Home to the highest peak in the world, Nepal has so many stunning, jagged attractions that you might be forgiven for thinking that the country is only about trekking. There are of course some phenomenal Himalayan ranges and it is possible to get away from the crowds and explore some hitherto quite remote regions. However, there are also some stunning national parks and Kathmandu is a fascinating city, with gorgeous old quarters where you can simply wander around and get lost.
Accommodation is generally modest and charming, rather than sophisticated and manicured, but nothing can distract you from the extraordinary sights and sounds. Sitting in the garden of a lodge up in the Annapurna range overlooking a breathtaking mountain vista, the sunset changing the hue of the rock and snow by the minute, will remain with me as an extraordinary and almost religious experience.
Nepalis really do wear their hearts on their sleeves and a sincere welcome is guaranteed. In a country where stability is still a novelty this is the best time to go, before the word gets out.
Need to Know
– Getting to Nepal takes about 10 hours actual flying time, but there are currently no direct flights. Generally clients fly from London with a stopover with Jet Airways, Qatar Airways or other Middle Eastern airlines.
– Road travel can be exhausting but there is a network of airlines servicing local airports which is generally the most reliable way of getting around. There are also private charter options with helicopters and airplanes.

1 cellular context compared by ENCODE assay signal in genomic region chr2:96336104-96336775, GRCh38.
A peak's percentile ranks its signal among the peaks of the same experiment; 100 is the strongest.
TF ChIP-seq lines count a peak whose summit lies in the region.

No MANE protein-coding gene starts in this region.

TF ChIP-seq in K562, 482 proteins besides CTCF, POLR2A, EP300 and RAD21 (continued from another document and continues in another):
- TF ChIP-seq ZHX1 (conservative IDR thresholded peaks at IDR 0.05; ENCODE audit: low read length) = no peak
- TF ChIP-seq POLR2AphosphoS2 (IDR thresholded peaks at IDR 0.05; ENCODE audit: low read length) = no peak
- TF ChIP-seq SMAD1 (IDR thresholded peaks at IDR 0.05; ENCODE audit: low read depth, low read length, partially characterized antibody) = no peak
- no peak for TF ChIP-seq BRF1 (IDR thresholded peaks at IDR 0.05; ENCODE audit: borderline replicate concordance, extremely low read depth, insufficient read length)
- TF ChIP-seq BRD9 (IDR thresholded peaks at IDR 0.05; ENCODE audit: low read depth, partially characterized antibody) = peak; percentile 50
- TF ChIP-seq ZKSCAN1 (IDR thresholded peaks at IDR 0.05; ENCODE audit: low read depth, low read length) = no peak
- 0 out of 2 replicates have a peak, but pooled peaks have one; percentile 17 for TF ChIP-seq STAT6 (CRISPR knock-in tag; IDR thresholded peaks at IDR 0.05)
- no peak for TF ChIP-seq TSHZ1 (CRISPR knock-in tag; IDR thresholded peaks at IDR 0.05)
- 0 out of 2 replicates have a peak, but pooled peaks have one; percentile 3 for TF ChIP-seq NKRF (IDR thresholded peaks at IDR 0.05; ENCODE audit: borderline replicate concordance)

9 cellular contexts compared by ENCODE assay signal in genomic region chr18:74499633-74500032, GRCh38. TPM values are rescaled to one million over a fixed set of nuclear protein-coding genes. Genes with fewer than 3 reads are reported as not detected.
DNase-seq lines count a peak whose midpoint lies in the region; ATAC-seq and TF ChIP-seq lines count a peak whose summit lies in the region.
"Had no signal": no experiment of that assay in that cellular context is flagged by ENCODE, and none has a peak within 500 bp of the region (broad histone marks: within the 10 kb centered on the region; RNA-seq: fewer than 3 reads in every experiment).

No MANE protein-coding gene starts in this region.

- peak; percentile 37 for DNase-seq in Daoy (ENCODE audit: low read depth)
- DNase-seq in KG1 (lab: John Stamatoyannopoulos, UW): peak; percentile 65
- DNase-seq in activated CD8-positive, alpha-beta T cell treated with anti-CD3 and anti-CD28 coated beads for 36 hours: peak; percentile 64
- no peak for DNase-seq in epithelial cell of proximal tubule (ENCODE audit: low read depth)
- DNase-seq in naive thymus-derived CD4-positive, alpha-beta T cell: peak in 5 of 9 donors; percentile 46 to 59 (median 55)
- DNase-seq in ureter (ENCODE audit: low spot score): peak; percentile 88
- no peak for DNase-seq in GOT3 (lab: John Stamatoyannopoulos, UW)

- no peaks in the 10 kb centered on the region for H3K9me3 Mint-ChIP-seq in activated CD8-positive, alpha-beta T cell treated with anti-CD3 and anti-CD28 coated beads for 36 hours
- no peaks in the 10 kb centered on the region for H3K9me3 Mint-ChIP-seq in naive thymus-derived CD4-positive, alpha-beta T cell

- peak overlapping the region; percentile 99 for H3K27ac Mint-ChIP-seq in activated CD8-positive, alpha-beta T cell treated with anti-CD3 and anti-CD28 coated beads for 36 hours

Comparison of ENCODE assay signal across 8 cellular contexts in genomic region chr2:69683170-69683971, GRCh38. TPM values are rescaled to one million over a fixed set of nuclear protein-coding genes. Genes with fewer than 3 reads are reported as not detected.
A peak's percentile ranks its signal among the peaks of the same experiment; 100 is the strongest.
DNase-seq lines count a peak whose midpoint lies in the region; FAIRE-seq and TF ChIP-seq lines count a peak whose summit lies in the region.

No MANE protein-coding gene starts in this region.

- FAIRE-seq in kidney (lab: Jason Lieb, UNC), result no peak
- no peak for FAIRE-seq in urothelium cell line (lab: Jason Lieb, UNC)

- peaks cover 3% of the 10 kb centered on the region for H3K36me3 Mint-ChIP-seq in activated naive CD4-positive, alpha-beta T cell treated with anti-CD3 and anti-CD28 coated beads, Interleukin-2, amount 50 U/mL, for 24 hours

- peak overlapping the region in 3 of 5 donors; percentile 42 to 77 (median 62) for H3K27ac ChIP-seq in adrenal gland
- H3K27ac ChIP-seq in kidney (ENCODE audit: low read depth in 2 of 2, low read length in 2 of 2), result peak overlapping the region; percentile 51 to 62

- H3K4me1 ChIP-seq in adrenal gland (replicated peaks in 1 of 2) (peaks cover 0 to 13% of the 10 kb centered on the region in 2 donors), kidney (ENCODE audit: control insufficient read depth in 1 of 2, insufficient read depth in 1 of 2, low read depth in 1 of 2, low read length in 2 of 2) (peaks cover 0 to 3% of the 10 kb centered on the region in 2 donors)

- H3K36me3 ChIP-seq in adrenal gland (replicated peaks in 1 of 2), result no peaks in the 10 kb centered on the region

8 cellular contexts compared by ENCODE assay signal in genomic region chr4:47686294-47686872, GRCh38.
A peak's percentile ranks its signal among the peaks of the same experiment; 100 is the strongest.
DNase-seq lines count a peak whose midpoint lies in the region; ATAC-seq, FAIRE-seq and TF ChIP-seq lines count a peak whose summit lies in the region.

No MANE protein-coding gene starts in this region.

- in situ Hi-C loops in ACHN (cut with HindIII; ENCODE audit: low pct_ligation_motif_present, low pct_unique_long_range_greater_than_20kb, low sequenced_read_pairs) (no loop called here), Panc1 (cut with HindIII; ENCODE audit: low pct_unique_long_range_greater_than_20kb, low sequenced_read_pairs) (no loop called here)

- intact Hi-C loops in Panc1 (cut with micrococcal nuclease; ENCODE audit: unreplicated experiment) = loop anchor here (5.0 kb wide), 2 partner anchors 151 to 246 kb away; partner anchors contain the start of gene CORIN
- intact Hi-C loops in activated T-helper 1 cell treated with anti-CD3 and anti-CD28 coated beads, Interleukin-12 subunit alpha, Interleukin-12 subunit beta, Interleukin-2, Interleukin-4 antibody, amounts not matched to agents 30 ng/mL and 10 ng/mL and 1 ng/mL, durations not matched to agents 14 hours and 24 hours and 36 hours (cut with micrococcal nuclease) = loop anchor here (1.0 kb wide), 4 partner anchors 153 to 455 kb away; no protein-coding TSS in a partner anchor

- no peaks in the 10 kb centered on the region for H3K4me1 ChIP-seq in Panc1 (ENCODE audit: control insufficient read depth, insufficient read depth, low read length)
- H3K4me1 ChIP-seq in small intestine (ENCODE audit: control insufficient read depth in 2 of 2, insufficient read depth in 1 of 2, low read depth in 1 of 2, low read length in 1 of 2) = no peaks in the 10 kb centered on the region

– The best time to visit most of Nepal is from October to April/May, when there is a dry heat with very little humidity. During December to February, it can be very cold in the mornings and evenings, though the daytime is warm and sunny. May and June are humid, with temperatures rising to an intense and uncomfortable heat. The monsoon breaks in July and lasts until September.
Visa/ entry requirements
– Tourist visas are granted on arrival to UK citizens.
Events (festivals, wildlife migrations)
– There are loads of religious and national festivals which are a great opportunity to see the country at its most colourful. If you are interested, let us know and we’ll make plans around specific dates.
When to go:
October–April are the driest and sunniest months. May–September can be very humid, especially in the lower-lying areas.
From about £2500 per person for a two-week trip including flights.
A Glimpse of Eternal Snows: A Family's Journey of Love and Loss in Nepal by Jane Wilson-Howarth
Very comfortable shoes.
Did you know?
The Nepalis only ever eat with their right hands.